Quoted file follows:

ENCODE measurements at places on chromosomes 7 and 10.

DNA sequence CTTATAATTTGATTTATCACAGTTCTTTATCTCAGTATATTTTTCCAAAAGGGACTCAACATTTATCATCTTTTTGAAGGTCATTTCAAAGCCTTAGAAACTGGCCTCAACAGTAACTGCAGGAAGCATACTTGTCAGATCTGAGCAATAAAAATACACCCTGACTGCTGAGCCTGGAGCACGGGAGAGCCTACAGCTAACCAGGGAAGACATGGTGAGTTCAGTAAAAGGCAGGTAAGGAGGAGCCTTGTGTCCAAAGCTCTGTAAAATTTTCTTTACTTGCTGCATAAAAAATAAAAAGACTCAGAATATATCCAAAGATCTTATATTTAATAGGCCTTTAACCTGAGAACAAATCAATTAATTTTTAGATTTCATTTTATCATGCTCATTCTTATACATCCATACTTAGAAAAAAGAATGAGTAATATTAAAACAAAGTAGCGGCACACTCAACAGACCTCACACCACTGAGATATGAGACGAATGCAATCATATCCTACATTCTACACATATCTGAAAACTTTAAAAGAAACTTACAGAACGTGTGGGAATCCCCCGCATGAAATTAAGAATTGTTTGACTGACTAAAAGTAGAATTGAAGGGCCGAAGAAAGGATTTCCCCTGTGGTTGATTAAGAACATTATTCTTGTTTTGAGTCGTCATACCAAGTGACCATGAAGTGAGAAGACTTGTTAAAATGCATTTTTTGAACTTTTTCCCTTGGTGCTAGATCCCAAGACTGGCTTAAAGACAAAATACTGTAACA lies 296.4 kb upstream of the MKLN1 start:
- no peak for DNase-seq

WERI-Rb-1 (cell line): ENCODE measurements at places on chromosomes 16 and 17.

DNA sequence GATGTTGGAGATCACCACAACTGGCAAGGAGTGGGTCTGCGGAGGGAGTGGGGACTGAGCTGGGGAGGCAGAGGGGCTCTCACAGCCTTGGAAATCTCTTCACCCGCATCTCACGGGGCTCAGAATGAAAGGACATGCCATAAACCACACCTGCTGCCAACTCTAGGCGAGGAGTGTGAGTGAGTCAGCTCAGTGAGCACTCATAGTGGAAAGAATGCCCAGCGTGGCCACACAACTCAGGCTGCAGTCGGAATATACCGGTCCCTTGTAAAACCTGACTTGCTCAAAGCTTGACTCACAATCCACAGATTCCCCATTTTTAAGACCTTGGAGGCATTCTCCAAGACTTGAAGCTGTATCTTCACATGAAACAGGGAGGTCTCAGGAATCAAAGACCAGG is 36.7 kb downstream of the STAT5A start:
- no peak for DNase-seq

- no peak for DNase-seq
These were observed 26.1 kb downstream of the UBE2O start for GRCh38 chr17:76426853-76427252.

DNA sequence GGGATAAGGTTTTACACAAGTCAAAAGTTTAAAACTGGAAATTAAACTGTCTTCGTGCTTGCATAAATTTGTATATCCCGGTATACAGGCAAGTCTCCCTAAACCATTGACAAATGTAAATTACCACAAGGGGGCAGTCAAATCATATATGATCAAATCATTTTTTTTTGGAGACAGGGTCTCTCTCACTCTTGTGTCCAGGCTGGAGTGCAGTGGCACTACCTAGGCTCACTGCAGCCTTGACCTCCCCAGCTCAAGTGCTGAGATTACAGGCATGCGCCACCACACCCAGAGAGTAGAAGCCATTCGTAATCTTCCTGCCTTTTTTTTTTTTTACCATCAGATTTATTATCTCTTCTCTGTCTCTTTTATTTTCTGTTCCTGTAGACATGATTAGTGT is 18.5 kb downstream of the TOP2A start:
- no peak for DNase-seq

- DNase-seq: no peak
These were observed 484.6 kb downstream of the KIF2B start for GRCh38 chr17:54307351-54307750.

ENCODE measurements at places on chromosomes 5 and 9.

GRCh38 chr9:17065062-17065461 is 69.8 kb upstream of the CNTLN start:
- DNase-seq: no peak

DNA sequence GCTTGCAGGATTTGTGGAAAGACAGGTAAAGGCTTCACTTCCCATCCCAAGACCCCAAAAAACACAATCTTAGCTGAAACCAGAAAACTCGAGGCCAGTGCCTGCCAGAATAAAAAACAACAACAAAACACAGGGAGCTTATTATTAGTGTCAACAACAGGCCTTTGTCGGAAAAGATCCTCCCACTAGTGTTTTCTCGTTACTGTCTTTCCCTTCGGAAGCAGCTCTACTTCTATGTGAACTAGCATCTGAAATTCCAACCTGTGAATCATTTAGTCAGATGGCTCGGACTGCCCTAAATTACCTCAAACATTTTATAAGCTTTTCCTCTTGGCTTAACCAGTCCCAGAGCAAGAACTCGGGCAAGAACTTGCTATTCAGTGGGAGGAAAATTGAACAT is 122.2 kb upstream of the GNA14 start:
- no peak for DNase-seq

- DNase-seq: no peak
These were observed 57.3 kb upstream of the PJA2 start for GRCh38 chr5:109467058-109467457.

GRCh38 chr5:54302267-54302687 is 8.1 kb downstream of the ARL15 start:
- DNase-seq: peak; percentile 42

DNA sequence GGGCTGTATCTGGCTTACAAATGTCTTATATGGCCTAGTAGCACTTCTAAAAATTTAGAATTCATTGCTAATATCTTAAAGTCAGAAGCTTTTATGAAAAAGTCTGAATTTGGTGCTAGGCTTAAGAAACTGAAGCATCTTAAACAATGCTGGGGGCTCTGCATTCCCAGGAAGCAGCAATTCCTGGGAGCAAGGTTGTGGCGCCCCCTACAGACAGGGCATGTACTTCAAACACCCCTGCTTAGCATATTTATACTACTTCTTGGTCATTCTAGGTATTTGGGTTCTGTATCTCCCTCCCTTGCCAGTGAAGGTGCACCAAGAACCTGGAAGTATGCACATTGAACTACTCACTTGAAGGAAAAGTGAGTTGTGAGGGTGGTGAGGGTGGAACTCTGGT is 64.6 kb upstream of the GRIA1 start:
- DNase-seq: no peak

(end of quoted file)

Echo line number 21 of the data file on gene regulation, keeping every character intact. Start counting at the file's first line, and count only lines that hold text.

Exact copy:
- DNase-seq: peak; percentile 42